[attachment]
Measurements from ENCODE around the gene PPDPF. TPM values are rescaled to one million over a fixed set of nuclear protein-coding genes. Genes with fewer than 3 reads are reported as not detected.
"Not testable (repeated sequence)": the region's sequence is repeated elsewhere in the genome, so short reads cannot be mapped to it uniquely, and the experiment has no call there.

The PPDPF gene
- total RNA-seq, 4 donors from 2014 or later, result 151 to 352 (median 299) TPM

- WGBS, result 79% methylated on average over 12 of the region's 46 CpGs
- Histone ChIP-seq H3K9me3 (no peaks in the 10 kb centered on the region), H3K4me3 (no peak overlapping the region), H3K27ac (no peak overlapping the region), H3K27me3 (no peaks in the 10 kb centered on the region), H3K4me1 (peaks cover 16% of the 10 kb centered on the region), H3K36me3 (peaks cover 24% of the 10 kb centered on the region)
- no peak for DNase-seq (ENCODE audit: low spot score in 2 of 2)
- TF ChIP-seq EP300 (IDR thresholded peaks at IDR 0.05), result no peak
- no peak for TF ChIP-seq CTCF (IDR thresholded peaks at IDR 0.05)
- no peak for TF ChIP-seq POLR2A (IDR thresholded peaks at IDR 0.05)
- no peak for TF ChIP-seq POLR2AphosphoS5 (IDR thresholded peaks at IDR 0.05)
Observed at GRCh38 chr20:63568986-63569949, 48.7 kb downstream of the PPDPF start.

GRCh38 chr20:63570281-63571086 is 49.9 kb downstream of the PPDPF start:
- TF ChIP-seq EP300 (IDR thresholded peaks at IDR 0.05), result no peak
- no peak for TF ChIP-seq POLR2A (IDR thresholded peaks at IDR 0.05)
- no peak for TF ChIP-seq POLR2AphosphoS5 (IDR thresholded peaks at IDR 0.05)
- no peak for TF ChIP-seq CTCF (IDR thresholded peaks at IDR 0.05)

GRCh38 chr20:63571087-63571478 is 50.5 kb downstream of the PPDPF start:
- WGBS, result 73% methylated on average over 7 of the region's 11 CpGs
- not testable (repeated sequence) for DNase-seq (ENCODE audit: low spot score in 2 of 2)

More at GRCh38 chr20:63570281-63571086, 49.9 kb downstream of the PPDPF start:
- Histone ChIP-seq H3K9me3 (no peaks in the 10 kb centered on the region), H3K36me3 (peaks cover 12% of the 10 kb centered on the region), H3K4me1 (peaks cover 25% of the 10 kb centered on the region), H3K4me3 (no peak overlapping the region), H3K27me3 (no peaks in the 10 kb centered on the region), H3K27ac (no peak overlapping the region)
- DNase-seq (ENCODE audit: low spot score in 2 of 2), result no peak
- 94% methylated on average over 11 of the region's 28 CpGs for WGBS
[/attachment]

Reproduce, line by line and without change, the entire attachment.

Measurements from ENCODE around the gene PPDPF. TPM values are rescaled to one million over a fixed set of nuclear protein-coding genes. Genes with fewer than 3 reads are reported as not detected.
"Not testable (repeated sequence)": the region's sequence is repeated elsewhere in the genome, so short reads cannot be mapped to it uniquely, and the experiment has no call there.

The PPDPF gene
- total RNA-seq, 4 donors from 2014 or later, result 151 to 352 (median 299) TPM

- WGBS, result 79% methylated on average over 12 of the region's 46 CpGs
- Histone ChIP-seq H3K9me3 (no peaks in the 10 kb centered on the region), H3K4me3 (no peak overlapping the region), H3K27ac (no peak overlapping the region), H3K27me3 (no peaks in the 10 kb centered on the region), H3K4me1 (peaks cover 16% of the 10 kb centered on the region), H3K36me3 (peaks cover 24% of the 10 kb centered on the region)
- no peak for DNase-seq (ENCODE audit: low spot score in 2 of 2)
- TF ChIP-seq EP300 (IDR thresholded peaks at IDR 0.05), result no peak
- no peak for TF ChIP-seq CTCF (IDR thresholded peaks at IDR 0.05)
- no peak for TF ChIP-seq POLR2A (IDR thresholded peaks at IDR 0.05)
- no peak for TF ChIP-seq POLR2AphosphoS5 (IDR thresholded peaks at IDR 0.05)
Observed at GRCh38 chr20:63568986-63569949, 48.7 kb downstream of the PPDPF start.

GRCh38 chr20:63570281-63571086 is 49.9 kb downstream of the PPDPF start:
- TF ChIP-seq EP300 (IDR thresholded peaks at IDR 0.05), result no peak
- no peak for TF ChIP-seq POLR2A (IDR thresholded peaks at IDR 0.05)
- no peak for TF ChIP-seq POLR2AphosphoS5 (IDR thresholded peaks at IDR 0.05)
- no peak for TF ChIP-seq CTCF (IDR thresholded peaks at IDR 0.05)

GRCh38 chr20:63571087-63571478 is 50.5 kb downstream of the PPDPF start:
- WGBS, result 73% methylated on average over 7 of the region's 11 CpGs
- not testable (repeated sequence) for DNase-seq (ENCODE audit: low spot score in 2 of 2)

More at GRCh38 chr20:63570281-63571086, 49.9 kb downstream of the PPDPF start:
- Histone ChIP-seq H3K9me3 (no peaks in the 10 kb centered on the region), H3K36me3 (peaks cover 12% of the 10 kb centered on the region), H3K4me1 (peaks cover 25% of the 10 kb centered on the region), H3K4me3 (no peak overlapping the region), H3K27me3 (no peaks in the 10 kb centered on the region), H3K27ac (no peak overlapping the region)
- DNase-seq (ENCODE audit: low spot score in 2 of 2), result no peak
- 94% methylated on average over 11 of the region's 28 CpGs for WGBS